Sunday, March 19, 2017
I had joined the Army Reserves. This was during the Vietnam War and my draft number was four, which meant that if I missed one homework assignment I would lose my student deferment and wind up in Southeast Asia. I was able to get into an Armed Forces Radio Reserve Unit so happily enlisted. I figured, we were really in trouble if they called up disc jockeys to fight. What weapon requires the ability to talk up to vocals?
The last three months of active duty were actually kind of fun. I was trained to be an Information Specialist – Broadcaster. Think: Sean Spicer but we were not penalized for telling the truth. I was stationed at Ft. Benjamin Harrison in Indianapolis. It snowed every day, but otherwise it was pretty much like college except with KP.,
Once I returned to “civilian” life I then had 5 ½ years of monthly meetings and two-weeks of annual summer camp. And of course we were always on-call to be re-activated to active duty. So for almost six years I held my breath and put on my short-hair wig.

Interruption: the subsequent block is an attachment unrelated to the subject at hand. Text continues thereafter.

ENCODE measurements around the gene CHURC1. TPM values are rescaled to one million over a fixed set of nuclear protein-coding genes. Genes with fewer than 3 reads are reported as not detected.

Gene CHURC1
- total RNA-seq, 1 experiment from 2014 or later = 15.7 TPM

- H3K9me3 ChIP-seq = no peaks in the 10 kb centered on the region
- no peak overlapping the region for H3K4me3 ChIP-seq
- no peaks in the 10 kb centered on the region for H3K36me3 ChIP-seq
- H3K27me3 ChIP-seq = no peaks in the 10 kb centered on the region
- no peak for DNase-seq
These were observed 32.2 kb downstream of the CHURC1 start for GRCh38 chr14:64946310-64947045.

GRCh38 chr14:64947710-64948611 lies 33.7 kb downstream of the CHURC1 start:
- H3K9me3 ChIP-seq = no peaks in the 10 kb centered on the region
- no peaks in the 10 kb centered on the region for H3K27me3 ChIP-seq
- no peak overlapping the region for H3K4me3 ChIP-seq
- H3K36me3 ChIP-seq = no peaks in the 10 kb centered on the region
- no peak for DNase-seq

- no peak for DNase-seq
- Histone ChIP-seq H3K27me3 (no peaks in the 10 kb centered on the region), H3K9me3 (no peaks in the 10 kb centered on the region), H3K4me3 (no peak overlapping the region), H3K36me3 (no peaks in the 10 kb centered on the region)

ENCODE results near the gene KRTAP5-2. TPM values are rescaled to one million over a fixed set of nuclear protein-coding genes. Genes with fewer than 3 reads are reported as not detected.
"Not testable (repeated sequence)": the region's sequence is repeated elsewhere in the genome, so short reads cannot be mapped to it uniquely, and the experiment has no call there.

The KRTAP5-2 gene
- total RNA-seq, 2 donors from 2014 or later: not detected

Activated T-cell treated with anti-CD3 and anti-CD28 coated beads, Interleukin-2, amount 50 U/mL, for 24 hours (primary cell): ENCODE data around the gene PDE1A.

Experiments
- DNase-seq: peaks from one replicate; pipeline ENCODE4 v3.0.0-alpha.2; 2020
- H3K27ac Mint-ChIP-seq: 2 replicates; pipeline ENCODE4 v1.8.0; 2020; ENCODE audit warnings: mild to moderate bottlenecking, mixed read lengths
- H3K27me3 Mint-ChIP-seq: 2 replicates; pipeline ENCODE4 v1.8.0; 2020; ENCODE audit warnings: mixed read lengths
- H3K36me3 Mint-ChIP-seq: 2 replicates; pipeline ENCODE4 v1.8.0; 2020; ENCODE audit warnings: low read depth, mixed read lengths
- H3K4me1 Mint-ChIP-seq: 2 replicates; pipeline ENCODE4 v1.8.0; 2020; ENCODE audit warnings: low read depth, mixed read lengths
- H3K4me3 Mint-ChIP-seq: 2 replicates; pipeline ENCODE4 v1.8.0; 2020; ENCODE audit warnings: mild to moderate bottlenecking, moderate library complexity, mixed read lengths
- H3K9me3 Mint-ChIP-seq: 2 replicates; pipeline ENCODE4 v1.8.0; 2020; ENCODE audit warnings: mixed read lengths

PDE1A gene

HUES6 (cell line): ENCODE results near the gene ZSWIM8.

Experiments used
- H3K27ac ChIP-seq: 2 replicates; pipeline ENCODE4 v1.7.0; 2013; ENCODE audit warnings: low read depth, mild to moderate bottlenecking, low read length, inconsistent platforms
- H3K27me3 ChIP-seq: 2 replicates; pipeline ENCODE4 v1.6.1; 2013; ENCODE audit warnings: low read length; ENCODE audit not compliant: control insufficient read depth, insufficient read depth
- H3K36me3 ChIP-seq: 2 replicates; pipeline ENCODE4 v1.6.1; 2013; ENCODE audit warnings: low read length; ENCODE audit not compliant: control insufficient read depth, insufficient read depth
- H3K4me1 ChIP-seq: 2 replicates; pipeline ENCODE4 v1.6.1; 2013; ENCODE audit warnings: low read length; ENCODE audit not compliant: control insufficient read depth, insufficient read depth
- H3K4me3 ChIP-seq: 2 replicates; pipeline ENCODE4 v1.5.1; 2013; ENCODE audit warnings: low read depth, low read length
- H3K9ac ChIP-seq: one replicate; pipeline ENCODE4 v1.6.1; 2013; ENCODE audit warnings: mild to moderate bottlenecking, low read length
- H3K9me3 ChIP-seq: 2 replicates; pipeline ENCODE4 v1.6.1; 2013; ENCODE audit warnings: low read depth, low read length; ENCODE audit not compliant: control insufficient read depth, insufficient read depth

Looking back, on the night I saw my draft number was four I thought this was the worst thing that could ever happen to me. But in many ways, it proved to be the best. I met my writing partner in our reserve unit, and without experiencing army life I don’t think I could have ever really written MASH. That show was our golden ticket. So in a roundabout way I have the army to thank for my career. Me and snipers.
Still, every March 19th, it’s nice to know I no longer have to wear my fatigues – not that I can get into them anymore.